Understanding the business is key to being a successful in-house adviser. We regularly sit in on business meetings across the streams so that we are up to date with their progress, financial results and forthcoming projects, and so that we can understand their worries and concerns. More specifically it’s important to continually meet with and listen to the business so that we can identify areas where we can improve and where our advice can be more focused and tailored to their needs.
Lastly, I think it’s important that general counsels are able to make decisions, and to learn from experience. The business looks to us for advice and not simply to list the possible options open to them. As lawyers sometimes our instinct can be to want every possible piece of information in front of us before forming a conclusion, however, given time constraints and workload this is not always possible and so it’s important to be able to identify the key facts and to make a call based on them.
Has the in-house legal function changed significantly during your career?
I’ve been in-house for 11 years and during that time I think the major change I’ve seen is the legal function getting closer to the business in terms of becoming business partners rather than being a separate function advising on specific issues. Perhaps in the past the focus was more on protecting the business whereas now there is a greater focus on supporting and advising the business with a view to meeting their aims while at the same time ensuring that potential risks and mitigations are understood and form a fundamental part of an overall conversation.
What do you look for in external counsel?
Responsiveness is key, an ability to meet deadlines and keep us in the loop about developments. Another factor is being pragmatic and taking a view, rather than simply quoting the black letter law. Clearly, being flexible on costs is also an important element. We have a list of lawyers who we have used in the past and intend to use going forward, however we are not tied to a panel structure and so often the individual relationships with external counsel means more than the firm they represent.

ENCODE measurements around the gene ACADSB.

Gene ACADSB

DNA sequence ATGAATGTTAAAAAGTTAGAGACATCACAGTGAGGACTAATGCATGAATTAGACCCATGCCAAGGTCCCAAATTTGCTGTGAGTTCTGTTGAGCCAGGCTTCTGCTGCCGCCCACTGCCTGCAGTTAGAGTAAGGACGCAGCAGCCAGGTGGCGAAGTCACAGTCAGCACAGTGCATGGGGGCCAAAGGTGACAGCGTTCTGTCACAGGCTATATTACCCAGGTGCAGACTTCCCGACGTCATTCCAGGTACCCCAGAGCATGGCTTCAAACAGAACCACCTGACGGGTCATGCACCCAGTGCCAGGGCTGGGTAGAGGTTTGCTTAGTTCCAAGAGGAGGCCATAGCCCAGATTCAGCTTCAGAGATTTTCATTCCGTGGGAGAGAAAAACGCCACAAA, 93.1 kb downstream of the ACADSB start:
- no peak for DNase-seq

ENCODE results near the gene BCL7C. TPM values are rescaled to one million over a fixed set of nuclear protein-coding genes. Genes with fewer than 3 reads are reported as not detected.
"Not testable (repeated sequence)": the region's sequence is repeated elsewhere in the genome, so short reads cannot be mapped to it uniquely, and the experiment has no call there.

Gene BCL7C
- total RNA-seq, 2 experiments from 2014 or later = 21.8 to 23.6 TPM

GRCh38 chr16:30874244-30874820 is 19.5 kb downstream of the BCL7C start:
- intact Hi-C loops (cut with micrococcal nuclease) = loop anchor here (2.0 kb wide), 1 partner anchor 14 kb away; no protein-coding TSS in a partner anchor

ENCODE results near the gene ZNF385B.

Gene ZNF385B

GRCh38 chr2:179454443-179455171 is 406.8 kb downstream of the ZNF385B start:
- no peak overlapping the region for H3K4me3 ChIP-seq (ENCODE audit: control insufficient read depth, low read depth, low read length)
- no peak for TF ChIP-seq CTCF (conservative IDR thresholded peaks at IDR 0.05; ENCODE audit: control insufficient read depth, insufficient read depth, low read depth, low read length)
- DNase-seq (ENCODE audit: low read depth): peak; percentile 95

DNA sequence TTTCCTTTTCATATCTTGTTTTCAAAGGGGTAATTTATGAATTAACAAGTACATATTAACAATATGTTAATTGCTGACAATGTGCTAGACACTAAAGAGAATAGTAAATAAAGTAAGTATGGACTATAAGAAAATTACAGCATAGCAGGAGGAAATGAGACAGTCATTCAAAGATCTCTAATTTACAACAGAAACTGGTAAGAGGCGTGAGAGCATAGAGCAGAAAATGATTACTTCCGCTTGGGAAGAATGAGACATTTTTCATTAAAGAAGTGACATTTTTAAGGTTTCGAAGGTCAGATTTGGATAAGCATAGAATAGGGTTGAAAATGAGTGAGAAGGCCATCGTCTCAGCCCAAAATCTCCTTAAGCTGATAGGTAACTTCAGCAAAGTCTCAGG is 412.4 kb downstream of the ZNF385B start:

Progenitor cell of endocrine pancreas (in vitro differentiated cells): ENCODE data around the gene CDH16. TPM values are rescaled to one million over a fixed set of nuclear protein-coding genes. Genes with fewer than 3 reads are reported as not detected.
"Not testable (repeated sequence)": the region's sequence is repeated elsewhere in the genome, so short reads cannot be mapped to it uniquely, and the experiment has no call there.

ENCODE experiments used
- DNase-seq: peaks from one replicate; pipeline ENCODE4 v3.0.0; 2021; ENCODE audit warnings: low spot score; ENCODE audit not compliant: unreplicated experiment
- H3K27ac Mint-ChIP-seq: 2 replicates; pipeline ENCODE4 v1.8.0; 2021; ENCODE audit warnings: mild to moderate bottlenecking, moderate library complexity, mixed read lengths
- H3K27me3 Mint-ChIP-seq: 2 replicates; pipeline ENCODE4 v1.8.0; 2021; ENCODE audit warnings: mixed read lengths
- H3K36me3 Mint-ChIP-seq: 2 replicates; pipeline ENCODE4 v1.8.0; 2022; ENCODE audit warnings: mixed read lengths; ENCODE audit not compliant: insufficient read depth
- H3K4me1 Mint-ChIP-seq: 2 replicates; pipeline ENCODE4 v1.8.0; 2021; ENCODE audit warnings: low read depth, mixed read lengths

What type of work do you outsource to external firms?
We tend to only utilise external firms for larger corporate transactions, specialised local matters such as setting up new legal entities in particular countries, or localised litigation and employment matters. We really try to do as much as possible in-house and, where we do go external, we continue to oversee matters and remain accountable for key decisions. We also ensure that we share that advice within the team so that we all have the benefit of it going forward and can add it to our internal know-how.
What advice can you give to young lawyers starting out in their careers today?
I would advise cultivating a skill that will differentiate them from the other lawyers — something to make them stand out from the crowd: for me that was taking a language (French) with my degree. For working in-house my view is that it’s good to keep your skillset as wide as possible so that you have a number of strings to your bow both in terms of jurisdictions and areas of law if possible. Keeping on top of broader commercial and legal issues is very important and something that I’ve found helpful is subscribing to a number of legal/industry podcasts — there are a lot about and some are really excellent.
What are your interests outside of the legal profession?
I have two young children and love spending as much time as possible with them, especially swimming and on our bikes. I love reading and am a big fan of Charles Dickens. I enjoy travelling and feel very fortunate to be based in Singapore, which is a great base to see other countries from. I try to go jogging in the evenings and enjoy playing the guitar and — more unusually — the bagpipes (although I’m not sure that enjoyment is shared by my family)!